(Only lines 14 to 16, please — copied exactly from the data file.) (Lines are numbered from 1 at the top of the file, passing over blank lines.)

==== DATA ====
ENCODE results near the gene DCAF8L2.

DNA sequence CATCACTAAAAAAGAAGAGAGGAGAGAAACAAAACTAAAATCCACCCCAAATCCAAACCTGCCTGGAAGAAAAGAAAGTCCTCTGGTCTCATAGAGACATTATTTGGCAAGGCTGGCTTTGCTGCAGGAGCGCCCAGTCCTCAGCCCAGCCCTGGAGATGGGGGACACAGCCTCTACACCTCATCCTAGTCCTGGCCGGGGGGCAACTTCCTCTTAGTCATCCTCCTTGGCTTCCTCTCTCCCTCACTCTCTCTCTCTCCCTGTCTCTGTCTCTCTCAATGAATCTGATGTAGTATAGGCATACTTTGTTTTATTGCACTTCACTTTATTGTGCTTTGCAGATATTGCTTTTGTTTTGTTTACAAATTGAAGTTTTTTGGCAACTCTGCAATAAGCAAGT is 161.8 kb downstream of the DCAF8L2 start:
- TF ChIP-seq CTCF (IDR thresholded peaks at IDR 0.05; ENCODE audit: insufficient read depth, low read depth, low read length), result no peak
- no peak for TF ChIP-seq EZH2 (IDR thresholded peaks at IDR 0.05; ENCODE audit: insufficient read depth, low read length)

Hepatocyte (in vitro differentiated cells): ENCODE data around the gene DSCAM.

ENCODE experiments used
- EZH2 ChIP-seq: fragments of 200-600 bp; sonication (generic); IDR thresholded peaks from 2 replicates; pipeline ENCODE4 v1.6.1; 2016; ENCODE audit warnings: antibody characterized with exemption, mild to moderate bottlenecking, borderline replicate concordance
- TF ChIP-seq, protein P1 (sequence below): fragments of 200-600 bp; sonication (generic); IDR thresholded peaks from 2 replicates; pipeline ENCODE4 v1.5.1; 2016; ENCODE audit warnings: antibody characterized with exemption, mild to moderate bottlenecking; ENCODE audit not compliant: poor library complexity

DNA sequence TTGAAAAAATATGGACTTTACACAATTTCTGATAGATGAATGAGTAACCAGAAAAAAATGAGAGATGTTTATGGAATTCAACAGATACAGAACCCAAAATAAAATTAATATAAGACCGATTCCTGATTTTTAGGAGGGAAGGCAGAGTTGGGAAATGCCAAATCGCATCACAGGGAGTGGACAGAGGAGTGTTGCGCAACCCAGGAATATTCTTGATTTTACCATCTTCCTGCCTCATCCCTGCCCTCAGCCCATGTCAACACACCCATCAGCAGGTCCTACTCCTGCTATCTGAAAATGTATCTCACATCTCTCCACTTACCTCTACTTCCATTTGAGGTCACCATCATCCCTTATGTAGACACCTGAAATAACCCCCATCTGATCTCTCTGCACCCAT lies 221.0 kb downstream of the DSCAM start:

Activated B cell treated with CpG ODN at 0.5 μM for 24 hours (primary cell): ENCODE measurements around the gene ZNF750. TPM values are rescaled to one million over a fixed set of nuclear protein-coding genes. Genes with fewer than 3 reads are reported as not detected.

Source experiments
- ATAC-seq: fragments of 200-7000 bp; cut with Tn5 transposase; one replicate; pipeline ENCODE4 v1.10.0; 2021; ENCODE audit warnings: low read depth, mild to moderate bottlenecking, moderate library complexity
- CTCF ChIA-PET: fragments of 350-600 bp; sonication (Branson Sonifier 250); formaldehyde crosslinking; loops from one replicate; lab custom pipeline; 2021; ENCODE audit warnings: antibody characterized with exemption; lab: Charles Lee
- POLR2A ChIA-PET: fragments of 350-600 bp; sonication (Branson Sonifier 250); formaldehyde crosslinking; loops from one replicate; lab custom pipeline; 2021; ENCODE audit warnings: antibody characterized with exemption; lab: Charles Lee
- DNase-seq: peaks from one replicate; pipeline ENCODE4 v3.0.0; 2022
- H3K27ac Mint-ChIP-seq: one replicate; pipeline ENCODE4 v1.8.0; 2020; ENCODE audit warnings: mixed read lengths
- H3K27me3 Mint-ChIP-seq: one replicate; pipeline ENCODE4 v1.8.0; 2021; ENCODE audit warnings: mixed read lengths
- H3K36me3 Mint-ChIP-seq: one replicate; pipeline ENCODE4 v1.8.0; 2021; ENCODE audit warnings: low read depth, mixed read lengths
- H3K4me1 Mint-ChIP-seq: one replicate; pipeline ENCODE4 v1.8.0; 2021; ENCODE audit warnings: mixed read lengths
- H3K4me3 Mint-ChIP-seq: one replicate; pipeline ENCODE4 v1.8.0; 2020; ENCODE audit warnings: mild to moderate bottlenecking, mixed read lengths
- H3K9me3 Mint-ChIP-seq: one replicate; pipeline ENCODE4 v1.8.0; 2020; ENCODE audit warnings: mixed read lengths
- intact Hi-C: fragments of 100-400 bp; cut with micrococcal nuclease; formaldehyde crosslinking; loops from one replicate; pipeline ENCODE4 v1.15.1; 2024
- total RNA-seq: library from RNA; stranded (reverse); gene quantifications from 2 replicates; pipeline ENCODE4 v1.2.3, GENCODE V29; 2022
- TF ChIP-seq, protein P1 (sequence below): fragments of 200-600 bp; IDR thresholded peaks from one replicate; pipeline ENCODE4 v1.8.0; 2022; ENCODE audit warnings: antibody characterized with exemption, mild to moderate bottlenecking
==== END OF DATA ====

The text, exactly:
- POLR2A ChIA-PET: fragments of 350-600 bp; sonication (Branson Sonifier 250); formaldehyde crosslinking; loops from one replicate; lab custom pipeline; 2021; ENCODE audit warnings: antibody characterized with exemption; lab: Charles Lee
- DNase-seq: peaks from one replicate; pipeline ENCODE4 v3.0.0; 2022
- H3K27ac Mint-ChIP-seq: one replicate; pipeline ENCODE4 v1.8.0; 2020; ENCODE audit warnings: mixed read lengths